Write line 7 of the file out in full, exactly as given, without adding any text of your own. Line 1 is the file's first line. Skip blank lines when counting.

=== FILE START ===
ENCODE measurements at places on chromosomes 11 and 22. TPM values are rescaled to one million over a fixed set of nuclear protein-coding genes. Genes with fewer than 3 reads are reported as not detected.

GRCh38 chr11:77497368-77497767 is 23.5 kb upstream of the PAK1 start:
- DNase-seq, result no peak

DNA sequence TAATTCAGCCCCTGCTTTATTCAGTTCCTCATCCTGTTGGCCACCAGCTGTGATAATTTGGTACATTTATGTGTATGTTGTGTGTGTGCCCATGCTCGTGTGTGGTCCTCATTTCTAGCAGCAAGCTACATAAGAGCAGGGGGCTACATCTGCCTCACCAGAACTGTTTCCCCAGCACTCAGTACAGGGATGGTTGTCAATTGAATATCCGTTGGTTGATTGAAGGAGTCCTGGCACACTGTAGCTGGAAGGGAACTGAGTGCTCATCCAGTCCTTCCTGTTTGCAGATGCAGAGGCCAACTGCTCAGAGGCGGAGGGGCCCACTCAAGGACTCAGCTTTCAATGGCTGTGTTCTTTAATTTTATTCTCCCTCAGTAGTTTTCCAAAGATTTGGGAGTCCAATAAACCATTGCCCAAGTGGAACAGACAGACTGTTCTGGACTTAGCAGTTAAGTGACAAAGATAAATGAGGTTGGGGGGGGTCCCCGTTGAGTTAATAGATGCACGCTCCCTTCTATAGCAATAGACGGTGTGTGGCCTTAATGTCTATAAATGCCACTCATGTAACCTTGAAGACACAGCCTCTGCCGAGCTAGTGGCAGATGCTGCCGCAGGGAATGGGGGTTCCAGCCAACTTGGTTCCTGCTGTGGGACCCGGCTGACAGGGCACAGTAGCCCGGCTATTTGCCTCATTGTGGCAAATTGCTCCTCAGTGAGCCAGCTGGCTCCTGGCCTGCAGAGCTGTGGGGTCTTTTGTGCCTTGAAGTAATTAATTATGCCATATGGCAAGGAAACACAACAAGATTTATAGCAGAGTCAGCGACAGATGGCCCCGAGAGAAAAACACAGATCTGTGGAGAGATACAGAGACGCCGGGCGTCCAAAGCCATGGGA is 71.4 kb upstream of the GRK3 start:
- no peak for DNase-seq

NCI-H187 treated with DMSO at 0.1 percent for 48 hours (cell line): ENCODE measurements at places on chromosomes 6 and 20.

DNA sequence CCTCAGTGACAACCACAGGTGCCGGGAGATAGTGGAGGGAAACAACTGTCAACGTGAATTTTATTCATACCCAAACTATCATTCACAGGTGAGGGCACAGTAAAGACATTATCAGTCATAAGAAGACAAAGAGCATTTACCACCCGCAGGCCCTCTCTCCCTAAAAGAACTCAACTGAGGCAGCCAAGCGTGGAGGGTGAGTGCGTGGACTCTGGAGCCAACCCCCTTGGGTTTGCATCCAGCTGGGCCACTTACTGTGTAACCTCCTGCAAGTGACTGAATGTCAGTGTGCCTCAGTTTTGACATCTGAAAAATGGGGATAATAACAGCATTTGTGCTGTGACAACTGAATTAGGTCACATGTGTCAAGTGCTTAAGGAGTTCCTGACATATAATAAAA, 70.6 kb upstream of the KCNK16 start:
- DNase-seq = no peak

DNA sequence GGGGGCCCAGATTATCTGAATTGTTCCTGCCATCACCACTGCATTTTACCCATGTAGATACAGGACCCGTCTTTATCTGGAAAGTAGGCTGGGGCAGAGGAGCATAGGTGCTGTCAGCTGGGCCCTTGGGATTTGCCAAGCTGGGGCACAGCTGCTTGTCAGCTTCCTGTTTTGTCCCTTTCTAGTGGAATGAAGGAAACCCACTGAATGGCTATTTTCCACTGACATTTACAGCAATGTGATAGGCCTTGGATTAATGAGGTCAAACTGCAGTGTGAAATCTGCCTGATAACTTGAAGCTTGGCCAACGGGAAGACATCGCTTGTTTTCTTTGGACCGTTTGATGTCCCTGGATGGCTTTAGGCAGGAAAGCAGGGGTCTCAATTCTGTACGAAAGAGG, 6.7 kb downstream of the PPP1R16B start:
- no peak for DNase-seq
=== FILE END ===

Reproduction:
DNA sequence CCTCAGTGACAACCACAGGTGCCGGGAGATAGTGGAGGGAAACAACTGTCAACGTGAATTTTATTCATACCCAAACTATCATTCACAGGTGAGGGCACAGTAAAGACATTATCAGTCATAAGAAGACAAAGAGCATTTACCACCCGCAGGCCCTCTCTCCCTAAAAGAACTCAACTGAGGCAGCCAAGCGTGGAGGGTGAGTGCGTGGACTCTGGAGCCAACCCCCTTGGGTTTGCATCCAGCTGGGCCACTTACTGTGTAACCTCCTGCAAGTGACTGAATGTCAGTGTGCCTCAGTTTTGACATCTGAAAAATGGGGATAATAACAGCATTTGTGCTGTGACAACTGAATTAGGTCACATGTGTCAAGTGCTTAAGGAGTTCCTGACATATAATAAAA, 70.6 kb upstream of the KCNK16 start: